Oneontans were starting to realize that the railroad dynasty the city had enjoyed for nearly 100 years was changing, and news from August 1958 was clearly documenting those changes.
With Oneonta so rich in railroad history, the first effort began that month to attempt to capitalize on our storied past. “National Railroad Museum Planned, B-R-T Support Sought” read a headline on the city news page of The Oneonta Star of Tuesday, Aug. 5. A museum committee had been formed the year before and met at City Hall on Monday night to move forward with establishing the museum here.
The Brotherhood of Railroad Trainmen were set to meet in Oneonta in late September for its 75th anniversary of formation in what was then a village.
“Committee members expressed belief that if BRT can be enlisted in the movement, the support of the nation’s carriers can be obtained, and museum pieces of equipment can be acquired from them,” it was reported.
“Chairman Charles E. Truscott, father of the museum plan, said he will speak tonight to the Common Council to see if the city fathers will back the committee in approaching Grand Lodge BRT officials.”
Lawrence L. Schomo was another member of the museum committee, a longtime railroad worker who said railroads at the time were already taking on the proportions of museum pieces.
“Not one child in a thousand today has ridden a train,” Schomo said. “Unless the present generation does something, there won’t be much for a museum left, because the next generation won’t know much about trains.”
Both the Council and BRT were enthusiastic about a museum for Oneonta, but by 1964, “Steamtown U.S.A.” was established in Bellows Falls, Vt., as multi-millionaire F. Nelson Blount declined to choose Oneonta as the site. Blount owned the largest collection of steam locomotives and equipment in the world at the time and became a major player as to where such a museum would be located.
Mr. Schomo’s words rang somewhat true in Oneonta in August 1958, when the D&H Railroad announced it was closing and selling its passenger depot, today’s Stella Luna Ristorante on Market Street. The Star reported on Monday, Aug. 18, that a new passenger office was set to open in the freight house, now apartments at the corner of Market Street and James Georgeson Avenue. That office was closed in early 1963 after the D&H eliminated passenger service.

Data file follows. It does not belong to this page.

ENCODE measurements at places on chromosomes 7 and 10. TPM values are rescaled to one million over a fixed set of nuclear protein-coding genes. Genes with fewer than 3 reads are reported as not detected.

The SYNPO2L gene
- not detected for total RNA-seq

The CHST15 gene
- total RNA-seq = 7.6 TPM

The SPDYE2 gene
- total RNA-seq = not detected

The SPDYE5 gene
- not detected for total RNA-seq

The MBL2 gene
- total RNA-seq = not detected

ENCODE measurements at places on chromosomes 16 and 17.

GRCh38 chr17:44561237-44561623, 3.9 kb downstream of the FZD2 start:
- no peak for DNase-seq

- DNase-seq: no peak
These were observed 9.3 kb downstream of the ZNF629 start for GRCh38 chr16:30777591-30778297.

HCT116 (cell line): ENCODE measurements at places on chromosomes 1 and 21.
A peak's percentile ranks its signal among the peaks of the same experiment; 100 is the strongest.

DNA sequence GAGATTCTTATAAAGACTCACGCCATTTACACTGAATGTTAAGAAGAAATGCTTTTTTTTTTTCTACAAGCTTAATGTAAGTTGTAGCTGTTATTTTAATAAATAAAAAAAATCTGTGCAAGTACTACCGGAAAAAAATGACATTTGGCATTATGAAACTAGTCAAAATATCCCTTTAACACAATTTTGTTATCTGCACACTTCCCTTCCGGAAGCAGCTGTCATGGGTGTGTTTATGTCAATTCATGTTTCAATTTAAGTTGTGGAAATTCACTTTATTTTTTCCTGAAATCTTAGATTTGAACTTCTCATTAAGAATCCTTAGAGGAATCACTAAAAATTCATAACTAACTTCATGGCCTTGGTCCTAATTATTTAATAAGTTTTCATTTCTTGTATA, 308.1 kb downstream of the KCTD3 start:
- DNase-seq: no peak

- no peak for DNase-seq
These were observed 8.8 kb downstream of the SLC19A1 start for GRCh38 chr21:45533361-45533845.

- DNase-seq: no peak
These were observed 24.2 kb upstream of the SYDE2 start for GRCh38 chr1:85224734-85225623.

Oneonta Common Council expressed interest in the 1892 depot, as a multiple use building. Among the possible uses mentioned were a bus terminal and central taxi stand, as well as a recreation center or the previously mentioned railroad museum.
The city dropped out as a bidder on the depot when they found out the selling price, $35,000. The building was eventually purchased and served multiple purposes until it became a restaurant in 2000.
On Aug. 27, the D&H asked the New York State Public Service Commission for the right to dispense with a crossing watchman at the Gas Avenue crossing, known now as James Georgeson Avenue. Carmen Mastro, a D&H employee since 1911, had been a crossing watchman for years, on duty most days from 8:45 a.m. to 4:45 p.m.
“In his place,” the Star said, “D&H wishes to install short arm crossing gates and flashing light signals.”
The PSC heard protest from the City of Oneonta at a hearing in September.
City Attorney John K. Dunn said he was concerned about pedestrian safety, with many of those pedestrians being children coming and going to Neahwa Park’s recreational facilities.
“Oneonta feels,” Dunn said, “that children have a tendency to ignore signals and are more inclined to obey orders of a person in charge such as a crossing guard.”
Mastro’s job was safe for the time, but not for much longer.
This weekend: A new kind of ice was introduced to Oneonta in 1932.
City Historian Mark Simonson’s column appears twice weekly. On Saturdays, his column focuses on the area during the Depression and before. His Monday columns address local history after the Depression. If you have feedback or ideas about the column, write to him at The Daily Star, or email him at email@example.com. His website is www.oneontahistorian.com. His columns can be found at www.thedailystar.com/marksimonson.